I pass by this pond every time when I’m going to the beach at Prampram and I see activities around it – people bathing, swimming, washing and others fetching water, even with tricycles… these activities never really caught my attention, but the whole narrative changed when I had to assist a little girl– should be about 6 or 7 years old. I had to help her reorganise her sponge, soap and some other things which were almost falling out of the polythene bag in which she had them, because she was juggling with them whiles balancing a bucket of water on her head.
After that encounter, I kept asking myself if I had done enough – shouldn’t I have helped her carry the water home? …but again I don’t think it will sink well with a parent, when their little girl returns home from bathing with a dreadlocked man carrying her water. Plus, it’s a daily affair and I’m not going to be there every day to aid her. I stood and watched her for a while as she staggered her way through the dark path.
I have seen this before, at Ayigbekofe – a fishing and farming community near Dowhenya and I have heard stories about same occurrences at Ningo and some other small communities around, where kids will have to even swim to get to school… but what beats my mind is, the roads in Prampram are asphalted.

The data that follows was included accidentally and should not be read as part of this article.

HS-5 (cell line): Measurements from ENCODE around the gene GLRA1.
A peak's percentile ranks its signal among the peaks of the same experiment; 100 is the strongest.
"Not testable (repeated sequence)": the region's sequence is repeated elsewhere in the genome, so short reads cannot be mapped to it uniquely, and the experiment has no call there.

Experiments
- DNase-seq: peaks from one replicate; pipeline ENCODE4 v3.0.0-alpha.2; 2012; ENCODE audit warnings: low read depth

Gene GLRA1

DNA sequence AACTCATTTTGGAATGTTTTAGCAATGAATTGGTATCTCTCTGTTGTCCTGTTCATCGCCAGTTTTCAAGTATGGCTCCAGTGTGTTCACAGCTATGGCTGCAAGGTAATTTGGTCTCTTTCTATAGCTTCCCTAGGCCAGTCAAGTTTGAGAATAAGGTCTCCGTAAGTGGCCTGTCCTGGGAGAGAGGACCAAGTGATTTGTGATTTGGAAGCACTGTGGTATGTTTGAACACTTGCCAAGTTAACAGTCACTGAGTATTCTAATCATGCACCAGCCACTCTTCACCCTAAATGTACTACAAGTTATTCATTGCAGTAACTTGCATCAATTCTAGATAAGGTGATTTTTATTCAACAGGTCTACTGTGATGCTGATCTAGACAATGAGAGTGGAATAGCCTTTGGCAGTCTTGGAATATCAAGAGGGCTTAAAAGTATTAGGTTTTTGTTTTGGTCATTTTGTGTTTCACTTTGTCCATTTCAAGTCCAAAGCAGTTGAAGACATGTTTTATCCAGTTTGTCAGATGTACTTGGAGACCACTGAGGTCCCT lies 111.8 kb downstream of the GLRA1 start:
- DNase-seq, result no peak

Prampram is no small community – it has Ghana’s first police station which makes it a historical town, and its immediate ex MP was one of the longest serving members in Ghana’s parliament and I believe he served on several committees, was a minister and will be regarded as a senior member in his circle… so this is a community where nobody would expect this kind of primitive activity.
Prampram is economically active too, with several beach resorts and pubs – one, known as ‘Harmony Discovery’ which I hear is owned by the former MPs spouse (can’t confirm) and also it’s becoming a real estate hot spot because of its proximity to the sea and for the fact that it will soon host an international airport.
The encounter with the little girl drew my attention to the pond and also made me notice the huge and multiple polythene tanks hanging above buildings and the long line of yellow gallons chained to polythene tanks in the town. If you can’t afford the expensive clean water, then you have to depend on the portable pond.
It is absurd, disgusting and unthinkable that after 60 years, my rich and resourceful country will still have its citizens walking knee deep into polluted ponds and rivers to get water for domestic use. this doesn’t only happen in Prampram, it happens all over the country.
Just yesterday morning, I heard on the radio that the government wants to spend about GHc1.5 million to renovate and upgrade bungalows’ for the first and second ladies… and they can’t get clean drinking water for the people’s money they lavish.
I took some pictures of the portable Prampram pond and you can see them below…